Well a recon this is why I came here to get an education on the subject. the biggest reason for wanting a crane is I am a crane operator and its what I know. I suppose what I should do is some research on log home construction and get some better ideas on what equipment is best suited for the task at hand. Thank you for the slap upside the head. I have had a very narrow focus I might need to broaden my horizon a little.
Everything I have seen so far has always been a crane stacking logs and trusses
 

crane operator

Senior Member
Joined
Mar 27, 2009
Messages
8,382
Location
sw missouri
Everything I have seen so far has always been a crane stacking logs and trusses

We have done several log cabins in a resort near here. We set logs on 4 of them a few years back, and we did two this winter. And they built the other 20 or so cabins with only a telehandler to stack the logs.

The only cabins they have me lift logs for, are when there are trees surrounding the cabin, and they can't get close enough with the forklifts to set the logs. Two of them were on a slope/ cliff bluff, and too close to one another, that they couldn't get the telehandler where they needed to, and so had me set logs. But the telehandlers are on site from day one until they are finished. And they have me set logs for a day or two.

On the terex telehandler-

We've got a local contractor with two old terex/ square shooters. They are a simple tough old machine, I can't believe the abuse his machines have taken.

Like everything else terex- it was originally the "square shooter" company, terex bought them out, built them for a few years, and sold the line off to genie. In much the same way as in the cranes- they bought the old P&H/ lorain/ american crane lines- operated for a while, and then got out of it. Terex was kind of known for that in equipment lines- and I think its a crappy way to do business.

So you won't get any terex support for the machine, but its really not that complicated.
 

John C.

Senior Member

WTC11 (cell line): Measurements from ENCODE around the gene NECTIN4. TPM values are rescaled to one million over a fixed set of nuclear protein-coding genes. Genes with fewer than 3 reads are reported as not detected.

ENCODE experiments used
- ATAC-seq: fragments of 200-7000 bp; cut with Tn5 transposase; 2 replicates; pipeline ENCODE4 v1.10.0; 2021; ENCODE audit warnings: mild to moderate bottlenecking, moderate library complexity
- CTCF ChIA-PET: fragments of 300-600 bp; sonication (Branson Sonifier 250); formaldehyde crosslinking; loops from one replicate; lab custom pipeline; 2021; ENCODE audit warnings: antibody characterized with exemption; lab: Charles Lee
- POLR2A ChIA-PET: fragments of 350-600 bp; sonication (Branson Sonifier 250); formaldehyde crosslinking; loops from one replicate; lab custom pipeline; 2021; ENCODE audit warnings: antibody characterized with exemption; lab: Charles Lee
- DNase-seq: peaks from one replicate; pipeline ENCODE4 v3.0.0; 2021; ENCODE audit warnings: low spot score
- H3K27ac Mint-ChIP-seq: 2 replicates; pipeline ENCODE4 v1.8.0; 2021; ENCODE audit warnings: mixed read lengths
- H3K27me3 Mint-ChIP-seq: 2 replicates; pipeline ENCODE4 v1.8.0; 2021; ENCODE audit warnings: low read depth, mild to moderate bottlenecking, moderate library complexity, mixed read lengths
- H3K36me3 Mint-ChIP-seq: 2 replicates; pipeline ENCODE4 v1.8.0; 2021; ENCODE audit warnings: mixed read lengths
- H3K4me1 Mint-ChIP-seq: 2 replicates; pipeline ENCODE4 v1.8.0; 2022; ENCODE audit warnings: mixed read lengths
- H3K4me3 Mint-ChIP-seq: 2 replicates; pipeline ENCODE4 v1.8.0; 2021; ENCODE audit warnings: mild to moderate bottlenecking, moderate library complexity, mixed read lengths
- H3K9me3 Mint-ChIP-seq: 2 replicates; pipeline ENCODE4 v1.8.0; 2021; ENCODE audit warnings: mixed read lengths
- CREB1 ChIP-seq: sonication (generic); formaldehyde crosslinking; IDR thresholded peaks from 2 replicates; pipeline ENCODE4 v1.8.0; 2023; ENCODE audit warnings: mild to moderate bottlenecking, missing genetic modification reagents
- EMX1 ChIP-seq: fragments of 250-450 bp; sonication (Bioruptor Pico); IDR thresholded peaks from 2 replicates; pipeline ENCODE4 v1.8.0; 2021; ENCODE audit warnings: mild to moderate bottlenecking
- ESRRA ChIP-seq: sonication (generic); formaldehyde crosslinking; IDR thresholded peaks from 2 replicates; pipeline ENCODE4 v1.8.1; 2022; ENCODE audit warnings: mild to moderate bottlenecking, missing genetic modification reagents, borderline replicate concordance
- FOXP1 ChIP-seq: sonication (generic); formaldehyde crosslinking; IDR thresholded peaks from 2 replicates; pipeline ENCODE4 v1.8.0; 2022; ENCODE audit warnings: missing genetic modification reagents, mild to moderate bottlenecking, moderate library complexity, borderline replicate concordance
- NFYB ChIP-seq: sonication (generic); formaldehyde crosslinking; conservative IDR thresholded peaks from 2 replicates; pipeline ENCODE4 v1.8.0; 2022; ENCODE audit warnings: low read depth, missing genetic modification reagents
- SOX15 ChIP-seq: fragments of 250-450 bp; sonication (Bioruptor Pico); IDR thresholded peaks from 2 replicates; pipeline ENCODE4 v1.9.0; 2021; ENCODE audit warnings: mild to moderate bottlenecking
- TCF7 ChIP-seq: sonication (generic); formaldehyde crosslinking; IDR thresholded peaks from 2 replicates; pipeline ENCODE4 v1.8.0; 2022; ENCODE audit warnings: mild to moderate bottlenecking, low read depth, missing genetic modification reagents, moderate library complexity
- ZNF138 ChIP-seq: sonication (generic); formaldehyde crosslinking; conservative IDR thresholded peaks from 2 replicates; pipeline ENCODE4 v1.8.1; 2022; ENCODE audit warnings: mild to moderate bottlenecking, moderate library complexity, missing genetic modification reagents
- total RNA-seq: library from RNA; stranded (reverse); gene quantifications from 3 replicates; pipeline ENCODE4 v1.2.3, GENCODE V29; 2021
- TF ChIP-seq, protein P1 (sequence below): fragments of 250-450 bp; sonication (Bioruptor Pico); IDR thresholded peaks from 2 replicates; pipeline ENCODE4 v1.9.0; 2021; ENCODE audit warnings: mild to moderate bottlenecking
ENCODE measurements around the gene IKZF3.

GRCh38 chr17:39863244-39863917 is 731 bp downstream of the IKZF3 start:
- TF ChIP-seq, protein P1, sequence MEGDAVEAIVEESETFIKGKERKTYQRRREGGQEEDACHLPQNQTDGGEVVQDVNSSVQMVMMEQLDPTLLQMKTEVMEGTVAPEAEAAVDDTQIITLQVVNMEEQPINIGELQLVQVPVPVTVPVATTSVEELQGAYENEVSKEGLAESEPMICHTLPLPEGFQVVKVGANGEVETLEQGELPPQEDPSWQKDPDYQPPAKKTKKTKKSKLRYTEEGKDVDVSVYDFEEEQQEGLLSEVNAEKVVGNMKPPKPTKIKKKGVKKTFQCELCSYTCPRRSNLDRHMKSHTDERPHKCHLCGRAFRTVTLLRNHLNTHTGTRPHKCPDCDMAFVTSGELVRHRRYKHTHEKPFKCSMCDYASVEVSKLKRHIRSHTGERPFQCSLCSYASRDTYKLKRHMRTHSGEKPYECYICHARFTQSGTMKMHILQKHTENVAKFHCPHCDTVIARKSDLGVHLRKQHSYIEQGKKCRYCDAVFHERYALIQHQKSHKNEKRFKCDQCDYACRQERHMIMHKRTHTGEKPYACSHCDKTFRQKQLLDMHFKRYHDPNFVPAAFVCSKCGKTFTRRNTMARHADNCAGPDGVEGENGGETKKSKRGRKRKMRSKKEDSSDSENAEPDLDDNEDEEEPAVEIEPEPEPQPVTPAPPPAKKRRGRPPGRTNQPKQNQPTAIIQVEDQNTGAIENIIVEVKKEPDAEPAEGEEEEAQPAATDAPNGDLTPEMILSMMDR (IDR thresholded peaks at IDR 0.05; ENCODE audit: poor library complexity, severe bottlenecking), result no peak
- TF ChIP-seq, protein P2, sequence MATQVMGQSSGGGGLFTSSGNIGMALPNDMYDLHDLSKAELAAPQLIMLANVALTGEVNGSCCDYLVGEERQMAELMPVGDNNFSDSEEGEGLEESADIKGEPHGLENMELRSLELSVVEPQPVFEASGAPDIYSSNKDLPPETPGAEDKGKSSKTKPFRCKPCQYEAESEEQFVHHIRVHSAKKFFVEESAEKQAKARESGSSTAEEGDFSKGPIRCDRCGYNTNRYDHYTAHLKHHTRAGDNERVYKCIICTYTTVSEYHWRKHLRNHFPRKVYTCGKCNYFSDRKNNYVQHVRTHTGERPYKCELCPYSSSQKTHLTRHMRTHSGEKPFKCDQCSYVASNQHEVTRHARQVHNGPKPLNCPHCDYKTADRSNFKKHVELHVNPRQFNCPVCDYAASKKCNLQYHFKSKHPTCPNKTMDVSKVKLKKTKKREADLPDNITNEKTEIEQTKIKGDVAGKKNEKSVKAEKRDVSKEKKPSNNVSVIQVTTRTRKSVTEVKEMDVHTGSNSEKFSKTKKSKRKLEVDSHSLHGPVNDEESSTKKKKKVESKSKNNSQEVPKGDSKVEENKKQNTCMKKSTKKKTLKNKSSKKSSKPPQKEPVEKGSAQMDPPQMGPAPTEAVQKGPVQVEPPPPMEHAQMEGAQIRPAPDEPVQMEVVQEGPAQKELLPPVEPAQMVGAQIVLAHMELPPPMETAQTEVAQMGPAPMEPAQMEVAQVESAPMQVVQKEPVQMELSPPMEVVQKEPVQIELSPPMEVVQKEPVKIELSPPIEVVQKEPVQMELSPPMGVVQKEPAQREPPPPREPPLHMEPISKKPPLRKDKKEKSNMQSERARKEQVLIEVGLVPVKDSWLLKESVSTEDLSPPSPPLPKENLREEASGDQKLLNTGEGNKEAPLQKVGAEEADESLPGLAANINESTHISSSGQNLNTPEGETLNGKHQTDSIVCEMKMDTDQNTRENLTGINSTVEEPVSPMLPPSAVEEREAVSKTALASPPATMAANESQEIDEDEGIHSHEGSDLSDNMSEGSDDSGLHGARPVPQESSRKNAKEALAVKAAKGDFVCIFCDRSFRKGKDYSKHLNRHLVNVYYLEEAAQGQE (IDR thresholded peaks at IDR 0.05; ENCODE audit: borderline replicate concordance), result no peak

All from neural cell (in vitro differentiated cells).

Joined
Jun 11, 2007
Messages
12,872
Location
Northwest
Occupation
Machinery & Equipment Appraiser
Genie is the parts supplier for the Terex units. They have changed some suppliers though. I worked on one in the last year or so and put a hydraulic pump in it. Pump was a different manufacturer and there was no information on how to set it up. I found a web site describing the pump for another machine and used that to calibrate the pump to the machine. That's the kid of stuff you can expect from Terex.
 

Quick_Mick

Member
Joined
Jan 27, 2022
Messages
16
Location
Michigan
We use the 10054 skytracks at work and they are handier than a shirt pocket. We have had a couple get buggered up when someone tries to extend out 40’ and pick something up ridiculously heavy. I’ve seen two guys bend the booms on them through brute strength and ignorance.
 

crane operator

Senior Member
Joined
Mar 27, 2009
Messages
8,382
Location
sw missouri
I'm going to put in a picture of a couple jibs and a work basket. I prefer the pin on jib, rather than the jib that slides on the forks, it really saves on weight.

When you get your work basket, make sure it has forklift pockets in the center and on the end, you will use both at different times. And always put the pin in that locks the basket to the forks, we lost a guy here in town 8-10 years ago when a green operator tilted down instead of booming down, and slid the basket right off the forks.



QuickAttachTrussJib.jpg
upload_2022-2-27_20-21-8.jpeg

formount-platform.png
 

skyking1

Senior Member
Joined
Nov 3, 2020
Messages
7,775
Location
washington
A 1056 or 1054 with outrigger and jib can get a lot done, safely. As mentioned above know your limitations, the ground you are on. They tear the heck out of soft sites.
 

skyking1

Senior Member
Joined
Nov 3, 2020
Messages
7,775
Location
washington
Thanks for linking this post @crane operator , this job is coming up this summer, and now the hunt can begin again. The logs for the first cabin are due in late April if the roads are good for it.
We can get creative with the backfill and grading and get pretty close with the telehandler, I think.
 
Top